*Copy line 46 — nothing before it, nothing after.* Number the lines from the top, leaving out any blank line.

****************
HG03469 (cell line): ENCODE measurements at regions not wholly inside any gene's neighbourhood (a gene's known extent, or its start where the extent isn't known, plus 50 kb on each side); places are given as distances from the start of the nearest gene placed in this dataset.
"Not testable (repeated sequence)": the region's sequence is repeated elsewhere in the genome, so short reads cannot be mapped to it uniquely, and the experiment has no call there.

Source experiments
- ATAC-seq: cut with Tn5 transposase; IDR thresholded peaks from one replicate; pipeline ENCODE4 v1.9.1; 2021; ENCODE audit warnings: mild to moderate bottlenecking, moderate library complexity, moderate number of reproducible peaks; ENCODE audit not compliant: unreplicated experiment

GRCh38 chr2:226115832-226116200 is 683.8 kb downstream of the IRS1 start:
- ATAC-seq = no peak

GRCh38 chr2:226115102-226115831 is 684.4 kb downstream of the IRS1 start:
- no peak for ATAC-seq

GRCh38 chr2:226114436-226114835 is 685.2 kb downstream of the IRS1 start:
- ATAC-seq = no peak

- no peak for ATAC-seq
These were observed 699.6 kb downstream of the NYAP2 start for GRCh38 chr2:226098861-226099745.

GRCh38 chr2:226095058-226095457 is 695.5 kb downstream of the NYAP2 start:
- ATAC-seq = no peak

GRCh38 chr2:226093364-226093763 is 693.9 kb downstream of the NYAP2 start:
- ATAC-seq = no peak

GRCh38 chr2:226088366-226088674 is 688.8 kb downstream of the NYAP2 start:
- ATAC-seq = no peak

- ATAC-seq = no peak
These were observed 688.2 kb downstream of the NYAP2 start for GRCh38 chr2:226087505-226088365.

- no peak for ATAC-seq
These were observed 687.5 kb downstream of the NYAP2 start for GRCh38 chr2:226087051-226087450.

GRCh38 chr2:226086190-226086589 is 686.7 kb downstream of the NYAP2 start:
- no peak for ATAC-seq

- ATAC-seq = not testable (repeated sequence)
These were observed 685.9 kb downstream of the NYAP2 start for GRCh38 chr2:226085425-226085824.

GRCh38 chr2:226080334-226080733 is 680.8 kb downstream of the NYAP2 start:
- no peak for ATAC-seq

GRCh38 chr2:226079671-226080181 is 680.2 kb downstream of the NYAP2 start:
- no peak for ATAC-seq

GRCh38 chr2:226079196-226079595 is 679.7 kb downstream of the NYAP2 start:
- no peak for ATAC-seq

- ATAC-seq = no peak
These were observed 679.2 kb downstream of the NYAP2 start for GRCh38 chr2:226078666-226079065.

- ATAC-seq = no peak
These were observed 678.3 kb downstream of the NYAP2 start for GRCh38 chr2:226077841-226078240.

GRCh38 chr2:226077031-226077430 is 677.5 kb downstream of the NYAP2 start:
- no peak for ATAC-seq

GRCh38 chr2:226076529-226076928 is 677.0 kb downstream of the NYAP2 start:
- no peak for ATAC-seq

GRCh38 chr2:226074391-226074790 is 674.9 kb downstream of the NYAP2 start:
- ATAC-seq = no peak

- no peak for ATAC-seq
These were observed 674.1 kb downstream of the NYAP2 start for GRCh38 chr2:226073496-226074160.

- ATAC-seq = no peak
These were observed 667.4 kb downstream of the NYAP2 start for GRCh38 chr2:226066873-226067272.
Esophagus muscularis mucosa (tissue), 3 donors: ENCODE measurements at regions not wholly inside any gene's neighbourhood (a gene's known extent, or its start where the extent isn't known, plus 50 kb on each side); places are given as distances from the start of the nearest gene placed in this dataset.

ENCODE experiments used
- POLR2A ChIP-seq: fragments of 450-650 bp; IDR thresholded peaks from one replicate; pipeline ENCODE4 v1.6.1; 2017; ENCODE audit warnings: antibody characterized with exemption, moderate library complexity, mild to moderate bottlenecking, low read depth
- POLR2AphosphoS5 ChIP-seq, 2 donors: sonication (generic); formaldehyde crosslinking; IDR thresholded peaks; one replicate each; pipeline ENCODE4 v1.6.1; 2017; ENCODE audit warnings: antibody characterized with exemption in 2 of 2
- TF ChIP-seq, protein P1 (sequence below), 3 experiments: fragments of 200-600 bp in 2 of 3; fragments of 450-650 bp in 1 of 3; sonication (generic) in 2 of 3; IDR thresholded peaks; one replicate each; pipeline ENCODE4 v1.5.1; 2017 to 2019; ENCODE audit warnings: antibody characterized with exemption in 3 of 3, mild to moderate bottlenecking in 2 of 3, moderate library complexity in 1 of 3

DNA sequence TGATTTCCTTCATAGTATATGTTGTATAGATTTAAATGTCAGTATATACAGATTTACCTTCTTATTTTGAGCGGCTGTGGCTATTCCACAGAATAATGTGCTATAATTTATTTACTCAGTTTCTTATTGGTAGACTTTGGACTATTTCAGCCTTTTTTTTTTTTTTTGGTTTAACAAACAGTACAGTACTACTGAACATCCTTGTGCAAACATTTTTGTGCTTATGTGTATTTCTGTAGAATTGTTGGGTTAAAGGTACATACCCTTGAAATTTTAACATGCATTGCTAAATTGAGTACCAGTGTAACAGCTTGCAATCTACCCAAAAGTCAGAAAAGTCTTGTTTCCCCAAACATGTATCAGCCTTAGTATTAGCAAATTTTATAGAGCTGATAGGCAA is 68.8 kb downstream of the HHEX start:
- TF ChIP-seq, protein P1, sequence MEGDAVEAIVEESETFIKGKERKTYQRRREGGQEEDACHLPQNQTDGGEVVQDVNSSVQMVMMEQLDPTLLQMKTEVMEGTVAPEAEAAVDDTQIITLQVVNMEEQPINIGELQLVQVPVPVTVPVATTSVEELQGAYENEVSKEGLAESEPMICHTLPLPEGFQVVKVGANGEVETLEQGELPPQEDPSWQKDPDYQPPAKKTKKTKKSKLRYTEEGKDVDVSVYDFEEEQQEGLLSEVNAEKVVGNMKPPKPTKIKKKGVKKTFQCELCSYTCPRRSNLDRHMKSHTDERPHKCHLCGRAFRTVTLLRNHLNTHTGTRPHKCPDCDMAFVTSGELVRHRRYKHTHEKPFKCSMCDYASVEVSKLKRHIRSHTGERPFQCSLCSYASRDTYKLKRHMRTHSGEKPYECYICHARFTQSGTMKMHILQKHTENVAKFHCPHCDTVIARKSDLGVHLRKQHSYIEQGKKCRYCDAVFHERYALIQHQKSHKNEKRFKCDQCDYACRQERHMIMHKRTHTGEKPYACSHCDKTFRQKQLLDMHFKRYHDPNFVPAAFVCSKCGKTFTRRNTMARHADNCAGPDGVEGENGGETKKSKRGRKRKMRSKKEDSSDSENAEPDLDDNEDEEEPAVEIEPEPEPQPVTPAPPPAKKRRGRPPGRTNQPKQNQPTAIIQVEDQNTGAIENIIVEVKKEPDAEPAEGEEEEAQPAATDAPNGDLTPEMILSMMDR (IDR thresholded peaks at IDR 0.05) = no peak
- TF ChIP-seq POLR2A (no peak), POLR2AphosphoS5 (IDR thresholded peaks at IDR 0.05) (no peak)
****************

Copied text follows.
These were observed 667.4 kb downstream of the NYAP2 start for GRCh38 chr2:226066873-226067272.